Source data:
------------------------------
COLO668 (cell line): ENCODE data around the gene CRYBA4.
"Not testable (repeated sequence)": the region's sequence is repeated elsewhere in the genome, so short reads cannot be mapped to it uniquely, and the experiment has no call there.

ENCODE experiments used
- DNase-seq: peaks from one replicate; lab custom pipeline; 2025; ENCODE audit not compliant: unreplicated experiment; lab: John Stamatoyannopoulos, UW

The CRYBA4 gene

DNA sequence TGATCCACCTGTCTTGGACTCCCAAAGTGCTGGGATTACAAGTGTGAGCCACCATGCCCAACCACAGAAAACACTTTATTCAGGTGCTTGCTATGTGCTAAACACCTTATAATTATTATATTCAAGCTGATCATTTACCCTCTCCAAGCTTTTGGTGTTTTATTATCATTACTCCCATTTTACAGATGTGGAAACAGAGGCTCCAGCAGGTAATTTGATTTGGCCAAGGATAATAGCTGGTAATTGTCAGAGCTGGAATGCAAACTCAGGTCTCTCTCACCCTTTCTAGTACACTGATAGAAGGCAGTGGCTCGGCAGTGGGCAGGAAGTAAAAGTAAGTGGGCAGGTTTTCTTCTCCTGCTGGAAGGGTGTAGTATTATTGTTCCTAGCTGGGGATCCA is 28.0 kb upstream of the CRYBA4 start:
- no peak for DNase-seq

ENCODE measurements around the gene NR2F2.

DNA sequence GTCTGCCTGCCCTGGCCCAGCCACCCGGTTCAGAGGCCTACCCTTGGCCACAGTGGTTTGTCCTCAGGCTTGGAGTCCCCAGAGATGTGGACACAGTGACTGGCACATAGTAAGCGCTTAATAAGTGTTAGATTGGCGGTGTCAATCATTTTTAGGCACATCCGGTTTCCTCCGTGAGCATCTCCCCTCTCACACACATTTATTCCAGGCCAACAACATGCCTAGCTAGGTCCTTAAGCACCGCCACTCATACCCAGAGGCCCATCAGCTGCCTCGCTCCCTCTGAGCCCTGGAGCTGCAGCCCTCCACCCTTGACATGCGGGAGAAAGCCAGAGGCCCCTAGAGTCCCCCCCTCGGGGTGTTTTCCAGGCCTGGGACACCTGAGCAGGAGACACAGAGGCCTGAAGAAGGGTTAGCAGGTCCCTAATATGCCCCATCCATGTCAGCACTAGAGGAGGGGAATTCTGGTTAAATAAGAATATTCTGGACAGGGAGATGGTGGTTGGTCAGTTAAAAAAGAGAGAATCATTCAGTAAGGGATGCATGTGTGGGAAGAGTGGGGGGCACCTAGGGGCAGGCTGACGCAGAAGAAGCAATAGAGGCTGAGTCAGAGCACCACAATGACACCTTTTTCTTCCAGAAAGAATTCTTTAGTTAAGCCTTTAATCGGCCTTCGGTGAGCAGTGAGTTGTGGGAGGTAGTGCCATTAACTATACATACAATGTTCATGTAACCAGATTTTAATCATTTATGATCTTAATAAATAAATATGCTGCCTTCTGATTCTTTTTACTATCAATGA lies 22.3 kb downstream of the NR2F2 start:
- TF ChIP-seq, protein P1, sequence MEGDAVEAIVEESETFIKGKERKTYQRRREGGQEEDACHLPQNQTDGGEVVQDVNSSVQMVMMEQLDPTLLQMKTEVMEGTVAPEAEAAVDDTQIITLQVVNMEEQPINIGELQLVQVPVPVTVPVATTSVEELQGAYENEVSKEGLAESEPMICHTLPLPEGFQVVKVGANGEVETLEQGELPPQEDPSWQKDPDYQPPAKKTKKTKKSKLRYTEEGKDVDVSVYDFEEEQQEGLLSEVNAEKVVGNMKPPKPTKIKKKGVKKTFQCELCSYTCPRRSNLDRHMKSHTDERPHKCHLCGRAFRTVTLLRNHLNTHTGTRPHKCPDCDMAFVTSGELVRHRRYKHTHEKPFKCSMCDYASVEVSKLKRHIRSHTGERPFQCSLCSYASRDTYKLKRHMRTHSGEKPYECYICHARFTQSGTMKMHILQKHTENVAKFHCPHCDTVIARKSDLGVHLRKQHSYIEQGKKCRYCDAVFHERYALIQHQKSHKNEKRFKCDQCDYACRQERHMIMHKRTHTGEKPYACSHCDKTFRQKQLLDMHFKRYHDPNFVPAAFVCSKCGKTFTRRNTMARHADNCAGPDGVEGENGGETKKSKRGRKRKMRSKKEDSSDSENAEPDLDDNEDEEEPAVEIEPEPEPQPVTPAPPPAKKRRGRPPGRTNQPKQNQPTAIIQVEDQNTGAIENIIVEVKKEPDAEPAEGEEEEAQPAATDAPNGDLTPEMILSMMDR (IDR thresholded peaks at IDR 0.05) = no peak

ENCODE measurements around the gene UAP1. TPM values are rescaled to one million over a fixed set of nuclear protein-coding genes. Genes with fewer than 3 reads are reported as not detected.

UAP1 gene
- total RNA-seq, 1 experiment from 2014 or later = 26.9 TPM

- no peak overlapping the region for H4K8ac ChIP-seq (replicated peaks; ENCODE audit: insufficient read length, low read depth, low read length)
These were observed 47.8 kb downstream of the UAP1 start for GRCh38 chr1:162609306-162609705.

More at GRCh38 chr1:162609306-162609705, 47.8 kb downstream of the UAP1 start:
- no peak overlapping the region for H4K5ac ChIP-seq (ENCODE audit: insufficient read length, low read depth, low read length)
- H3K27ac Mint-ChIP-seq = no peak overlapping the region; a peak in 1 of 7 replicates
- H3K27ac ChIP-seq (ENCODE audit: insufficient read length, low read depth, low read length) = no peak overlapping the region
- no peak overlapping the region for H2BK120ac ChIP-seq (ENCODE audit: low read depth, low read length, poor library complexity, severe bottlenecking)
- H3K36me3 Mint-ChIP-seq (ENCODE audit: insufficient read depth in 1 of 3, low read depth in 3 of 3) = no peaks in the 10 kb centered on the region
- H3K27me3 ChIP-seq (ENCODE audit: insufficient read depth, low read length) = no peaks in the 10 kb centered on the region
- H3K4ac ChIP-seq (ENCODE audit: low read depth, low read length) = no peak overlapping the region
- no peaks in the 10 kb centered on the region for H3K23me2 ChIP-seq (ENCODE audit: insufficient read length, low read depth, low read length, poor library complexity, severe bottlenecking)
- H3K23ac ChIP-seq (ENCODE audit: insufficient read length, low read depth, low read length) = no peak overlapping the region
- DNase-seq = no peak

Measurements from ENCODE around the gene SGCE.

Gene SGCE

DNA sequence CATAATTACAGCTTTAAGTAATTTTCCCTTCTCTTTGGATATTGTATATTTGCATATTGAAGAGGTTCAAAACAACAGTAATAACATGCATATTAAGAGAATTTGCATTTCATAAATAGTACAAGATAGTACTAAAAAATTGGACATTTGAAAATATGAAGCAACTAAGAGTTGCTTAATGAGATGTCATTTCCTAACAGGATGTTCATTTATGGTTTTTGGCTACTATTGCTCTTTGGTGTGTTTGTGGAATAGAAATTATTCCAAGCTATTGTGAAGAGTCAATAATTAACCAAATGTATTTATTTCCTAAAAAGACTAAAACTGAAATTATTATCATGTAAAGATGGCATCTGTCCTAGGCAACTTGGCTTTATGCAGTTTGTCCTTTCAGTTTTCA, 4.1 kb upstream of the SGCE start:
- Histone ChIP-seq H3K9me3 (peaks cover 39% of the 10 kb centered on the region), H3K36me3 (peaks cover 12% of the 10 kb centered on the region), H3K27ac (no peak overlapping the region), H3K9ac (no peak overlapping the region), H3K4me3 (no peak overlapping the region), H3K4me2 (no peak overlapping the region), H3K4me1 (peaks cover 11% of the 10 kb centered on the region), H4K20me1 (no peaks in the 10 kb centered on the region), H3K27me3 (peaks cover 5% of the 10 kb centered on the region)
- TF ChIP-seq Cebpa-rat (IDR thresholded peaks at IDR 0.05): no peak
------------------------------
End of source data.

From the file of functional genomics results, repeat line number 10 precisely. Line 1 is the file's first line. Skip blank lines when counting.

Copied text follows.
- TF ChIP-seq, protein P1, sequence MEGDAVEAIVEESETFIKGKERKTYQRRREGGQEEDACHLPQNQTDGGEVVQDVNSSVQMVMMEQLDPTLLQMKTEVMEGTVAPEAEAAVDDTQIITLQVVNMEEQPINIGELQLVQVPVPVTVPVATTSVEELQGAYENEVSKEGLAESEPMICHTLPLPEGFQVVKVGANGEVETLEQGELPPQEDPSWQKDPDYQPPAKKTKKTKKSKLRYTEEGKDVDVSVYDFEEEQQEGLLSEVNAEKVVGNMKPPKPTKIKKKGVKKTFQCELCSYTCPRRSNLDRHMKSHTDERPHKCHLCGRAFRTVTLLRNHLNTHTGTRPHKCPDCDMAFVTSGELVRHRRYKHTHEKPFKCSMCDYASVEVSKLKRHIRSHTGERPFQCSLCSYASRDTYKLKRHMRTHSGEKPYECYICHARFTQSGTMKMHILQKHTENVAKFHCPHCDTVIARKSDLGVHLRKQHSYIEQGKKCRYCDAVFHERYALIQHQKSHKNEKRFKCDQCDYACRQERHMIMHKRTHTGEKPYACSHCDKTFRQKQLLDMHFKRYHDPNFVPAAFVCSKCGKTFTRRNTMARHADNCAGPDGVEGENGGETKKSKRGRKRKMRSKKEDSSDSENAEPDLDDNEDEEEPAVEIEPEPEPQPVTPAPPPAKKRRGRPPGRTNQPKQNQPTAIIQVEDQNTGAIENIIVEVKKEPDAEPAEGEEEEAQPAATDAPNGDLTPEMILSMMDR (IDR thresholded peaks at IDR 0.05) = no peak